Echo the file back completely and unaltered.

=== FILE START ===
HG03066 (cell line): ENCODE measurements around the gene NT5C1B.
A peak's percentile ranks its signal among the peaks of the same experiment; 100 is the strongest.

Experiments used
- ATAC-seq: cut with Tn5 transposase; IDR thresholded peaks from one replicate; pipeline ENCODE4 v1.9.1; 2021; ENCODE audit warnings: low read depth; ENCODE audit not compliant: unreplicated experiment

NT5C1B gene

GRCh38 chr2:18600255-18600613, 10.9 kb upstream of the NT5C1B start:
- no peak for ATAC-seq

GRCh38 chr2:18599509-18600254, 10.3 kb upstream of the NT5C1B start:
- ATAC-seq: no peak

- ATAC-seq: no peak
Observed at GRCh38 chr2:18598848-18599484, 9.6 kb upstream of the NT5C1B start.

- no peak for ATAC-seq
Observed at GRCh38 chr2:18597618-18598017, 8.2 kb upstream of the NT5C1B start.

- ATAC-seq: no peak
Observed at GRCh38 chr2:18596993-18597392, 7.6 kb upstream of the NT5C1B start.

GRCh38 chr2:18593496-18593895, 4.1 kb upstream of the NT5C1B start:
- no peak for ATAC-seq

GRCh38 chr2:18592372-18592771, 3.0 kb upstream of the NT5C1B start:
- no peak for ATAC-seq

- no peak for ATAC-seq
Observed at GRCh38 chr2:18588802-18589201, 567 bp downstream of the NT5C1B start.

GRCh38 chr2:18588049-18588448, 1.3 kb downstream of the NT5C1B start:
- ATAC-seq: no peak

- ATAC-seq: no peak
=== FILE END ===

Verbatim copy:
HG03066 (cell line): ENCODE measurements around the gene NT5C1B.
A peak's percentile ranks its signal among the peaks of the same experiment; 100 is the strongest.

Experiments used
- ATAC-seq: cut with Tn5 transposase; IDR thresholded peaks from one replicate; pipeline ENCODE4 v1.9.1; 2021; ENCODE audit warnings: low read depth; ENCODE audit not compliant: unreplicated experiment

NT5C1B gene

GRCh38 chr2:18600255-18600613, 10.9 kb upstream of the NT5C1B start:
- no peak for ATAC-seq

GRCh38 chr2:18599509-18600254, 10.3 kb upstream of the NT5C1B start:
- ATAC-seq: no peak

- ATAC-seq: no peak
Observed at GRCh38 chr2:18598848-18599484, 9.6 kb upstream of the NT5C1B start.

- no peak for ATAC-seq
Observed at GRCh38 chr2:18597618-18598017, 8.2 kb upstream of the NT5C1B start.

- ATAC-seq: no peak
Observed at GRCh38 chr2:18596993-18597392, 7.6 kb upstream of the NT5C1B start.

GRCh38 chr2:18593496-18593895, 4.1 kb upstream of the NT5C1B start:
- no peak for ATAC-seq

GRCh38 chr2:18592372-18592771, 3.0 kb upstream of the NT5C1B start:
- no peak for ATAC-seq

- no peak for ATAC-seq
Observed at GRCh38 chr2:18588802-18589201, 567 bp downstream of the NT5C1B start.

GRCh38 chr2:18588049-18588448, 1.3 kb downstream of the NT5C1B start:
- ATAC-seq: no peak

- ATAC-seq: no peak